Herodes Atticus (c.102-177): Greek orator, one of the representatives of the Second Sophistic.
Herodes Atticus was living in the past. Under the Roman empire, many Greeks felt that their culture was very special, and they hated the fact that they were powerless. The only way to cope with their own irrelevance was to exaggerate the Greek past. People like Herodes Atticus, the richest man in Athens, took to the stage, where they delivered speeches on famous historical subjects: "Leonidas inspires his men to fight until death", "Wounded Athenian soldiers ask their comrades to kill them", or "Pericles asks the Athenians to declare war on Sparta". It was a celebration of a great past.
This cultural activity is sometimes called the Second Sophistic, and Herodes Atticus was considered to be the greatest of these orators by the main ancient author about this phenomenon, Philostratus.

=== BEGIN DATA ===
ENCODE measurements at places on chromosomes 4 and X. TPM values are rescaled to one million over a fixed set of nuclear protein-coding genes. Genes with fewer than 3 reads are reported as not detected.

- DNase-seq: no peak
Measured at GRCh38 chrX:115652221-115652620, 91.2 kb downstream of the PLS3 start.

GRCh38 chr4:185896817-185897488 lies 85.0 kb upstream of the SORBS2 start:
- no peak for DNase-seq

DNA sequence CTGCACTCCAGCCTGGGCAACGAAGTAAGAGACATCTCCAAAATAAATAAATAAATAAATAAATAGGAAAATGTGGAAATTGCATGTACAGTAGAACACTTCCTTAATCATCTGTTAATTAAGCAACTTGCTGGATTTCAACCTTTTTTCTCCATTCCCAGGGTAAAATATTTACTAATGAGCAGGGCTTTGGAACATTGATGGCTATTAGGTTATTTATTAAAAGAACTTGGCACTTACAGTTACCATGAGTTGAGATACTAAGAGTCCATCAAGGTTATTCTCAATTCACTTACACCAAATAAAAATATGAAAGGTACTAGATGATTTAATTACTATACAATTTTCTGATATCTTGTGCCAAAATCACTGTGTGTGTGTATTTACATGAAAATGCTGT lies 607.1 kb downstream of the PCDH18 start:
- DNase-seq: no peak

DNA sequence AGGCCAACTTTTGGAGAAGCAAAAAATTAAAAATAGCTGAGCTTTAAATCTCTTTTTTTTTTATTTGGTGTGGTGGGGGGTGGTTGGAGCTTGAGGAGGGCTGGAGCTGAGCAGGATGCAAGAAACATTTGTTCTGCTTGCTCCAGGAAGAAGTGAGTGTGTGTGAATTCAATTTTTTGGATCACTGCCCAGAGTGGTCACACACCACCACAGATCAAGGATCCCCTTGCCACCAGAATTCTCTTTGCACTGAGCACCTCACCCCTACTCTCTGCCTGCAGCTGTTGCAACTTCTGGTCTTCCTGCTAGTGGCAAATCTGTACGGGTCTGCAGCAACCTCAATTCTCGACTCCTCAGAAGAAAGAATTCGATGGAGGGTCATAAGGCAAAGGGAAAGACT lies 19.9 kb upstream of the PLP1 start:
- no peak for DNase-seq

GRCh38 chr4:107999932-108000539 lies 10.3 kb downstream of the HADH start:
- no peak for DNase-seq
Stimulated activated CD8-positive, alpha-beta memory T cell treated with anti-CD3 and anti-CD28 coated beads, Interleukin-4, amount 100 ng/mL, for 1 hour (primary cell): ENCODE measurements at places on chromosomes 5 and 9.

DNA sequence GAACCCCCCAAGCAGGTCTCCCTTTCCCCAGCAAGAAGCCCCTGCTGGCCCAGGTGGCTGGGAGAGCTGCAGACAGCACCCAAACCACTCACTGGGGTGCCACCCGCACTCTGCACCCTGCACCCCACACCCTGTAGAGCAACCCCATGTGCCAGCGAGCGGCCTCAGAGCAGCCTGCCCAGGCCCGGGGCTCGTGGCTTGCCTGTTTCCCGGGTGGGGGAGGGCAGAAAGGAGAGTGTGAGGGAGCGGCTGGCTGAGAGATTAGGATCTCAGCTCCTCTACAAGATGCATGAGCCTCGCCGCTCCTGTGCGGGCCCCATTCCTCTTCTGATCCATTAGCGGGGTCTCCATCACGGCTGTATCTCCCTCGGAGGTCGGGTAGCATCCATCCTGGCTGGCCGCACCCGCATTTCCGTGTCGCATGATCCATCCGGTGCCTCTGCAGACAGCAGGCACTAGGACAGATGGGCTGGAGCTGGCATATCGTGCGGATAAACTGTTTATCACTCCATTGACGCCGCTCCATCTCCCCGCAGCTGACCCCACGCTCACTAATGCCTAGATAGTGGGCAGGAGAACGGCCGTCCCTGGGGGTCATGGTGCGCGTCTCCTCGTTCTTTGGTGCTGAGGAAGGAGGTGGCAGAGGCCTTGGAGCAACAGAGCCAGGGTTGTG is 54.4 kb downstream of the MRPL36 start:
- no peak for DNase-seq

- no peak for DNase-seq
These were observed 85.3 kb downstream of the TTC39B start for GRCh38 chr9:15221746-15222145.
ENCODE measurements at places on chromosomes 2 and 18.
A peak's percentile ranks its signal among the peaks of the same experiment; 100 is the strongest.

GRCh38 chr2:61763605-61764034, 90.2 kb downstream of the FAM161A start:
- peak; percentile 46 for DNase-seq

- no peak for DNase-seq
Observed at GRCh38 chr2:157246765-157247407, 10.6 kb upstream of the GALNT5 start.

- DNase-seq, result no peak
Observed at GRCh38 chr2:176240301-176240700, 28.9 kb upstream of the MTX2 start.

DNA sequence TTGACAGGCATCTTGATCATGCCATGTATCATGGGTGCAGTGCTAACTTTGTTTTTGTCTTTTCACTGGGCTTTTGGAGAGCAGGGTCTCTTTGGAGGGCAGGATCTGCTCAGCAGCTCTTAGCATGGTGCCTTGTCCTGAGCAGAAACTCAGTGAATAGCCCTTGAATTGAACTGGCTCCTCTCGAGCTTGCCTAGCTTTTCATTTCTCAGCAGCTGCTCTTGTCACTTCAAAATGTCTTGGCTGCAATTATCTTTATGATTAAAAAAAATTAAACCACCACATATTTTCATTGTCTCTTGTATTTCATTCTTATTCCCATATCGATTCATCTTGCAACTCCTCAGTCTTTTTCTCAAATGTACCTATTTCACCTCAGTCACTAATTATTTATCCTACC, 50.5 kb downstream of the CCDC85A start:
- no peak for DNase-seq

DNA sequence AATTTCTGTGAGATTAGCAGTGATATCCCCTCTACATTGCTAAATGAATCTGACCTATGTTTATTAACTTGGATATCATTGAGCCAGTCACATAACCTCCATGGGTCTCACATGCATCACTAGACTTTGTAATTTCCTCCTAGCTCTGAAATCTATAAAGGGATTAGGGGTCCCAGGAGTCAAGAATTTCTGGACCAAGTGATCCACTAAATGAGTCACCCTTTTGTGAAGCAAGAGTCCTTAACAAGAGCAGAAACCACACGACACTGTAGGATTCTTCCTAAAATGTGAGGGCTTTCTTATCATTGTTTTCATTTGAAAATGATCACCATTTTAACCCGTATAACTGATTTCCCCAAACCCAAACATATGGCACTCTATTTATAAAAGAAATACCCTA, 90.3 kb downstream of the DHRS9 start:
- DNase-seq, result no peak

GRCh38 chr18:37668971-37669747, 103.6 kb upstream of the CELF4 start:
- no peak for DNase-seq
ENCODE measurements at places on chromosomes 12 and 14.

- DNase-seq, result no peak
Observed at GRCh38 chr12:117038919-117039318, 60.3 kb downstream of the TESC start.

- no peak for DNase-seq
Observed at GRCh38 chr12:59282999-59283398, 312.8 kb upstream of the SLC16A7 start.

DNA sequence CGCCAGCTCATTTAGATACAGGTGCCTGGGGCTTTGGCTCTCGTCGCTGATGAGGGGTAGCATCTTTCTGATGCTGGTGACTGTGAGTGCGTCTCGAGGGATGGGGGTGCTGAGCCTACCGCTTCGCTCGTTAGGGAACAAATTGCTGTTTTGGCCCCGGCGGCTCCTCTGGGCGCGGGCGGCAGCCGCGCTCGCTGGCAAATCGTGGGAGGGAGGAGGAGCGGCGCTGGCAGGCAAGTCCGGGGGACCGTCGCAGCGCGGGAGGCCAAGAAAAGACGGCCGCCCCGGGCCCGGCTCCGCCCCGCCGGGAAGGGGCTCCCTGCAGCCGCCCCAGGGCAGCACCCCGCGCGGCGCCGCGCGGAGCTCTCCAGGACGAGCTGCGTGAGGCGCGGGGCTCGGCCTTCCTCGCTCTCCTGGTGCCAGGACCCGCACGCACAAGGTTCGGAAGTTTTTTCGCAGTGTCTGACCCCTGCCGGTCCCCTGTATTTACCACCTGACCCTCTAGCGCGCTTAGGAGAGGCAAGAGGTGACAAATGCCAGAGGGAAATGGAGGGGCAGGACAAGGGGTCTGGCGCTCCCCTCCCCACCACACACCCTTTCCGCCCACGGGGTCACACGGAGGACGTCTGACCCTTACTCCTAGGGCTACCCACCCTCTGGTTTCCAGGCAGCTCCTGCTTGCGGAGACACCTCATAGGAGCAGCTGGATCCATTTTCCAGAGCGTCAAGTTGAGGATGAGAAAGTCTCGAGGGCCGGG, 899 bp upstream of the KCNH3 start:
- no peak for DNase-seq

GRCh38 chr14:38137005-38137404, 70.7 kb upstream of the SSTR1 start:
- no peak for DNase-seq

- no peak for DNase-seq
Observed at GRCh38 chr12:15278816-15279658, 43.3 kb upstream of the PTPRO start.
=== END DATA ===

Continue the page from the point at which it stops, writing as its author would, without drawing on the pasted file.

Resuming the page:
Almost none of his speeches has remained, which is disappointing because of his immense cultural influence. Herodes Atticus was buried in a stadium east of Athens that has been reconstructed for the 1896 Olympic Games and is still a monument in Athens. He also built the odeon near the Acropolis and was among the greatest mecenasses of his age.
Among is villas were the Triopion near the Via Appia (Rome) and a country mansion on the Peloponnese, which he decorated with the original monument of the soldiers fallen at Marathon. He was consul in 143.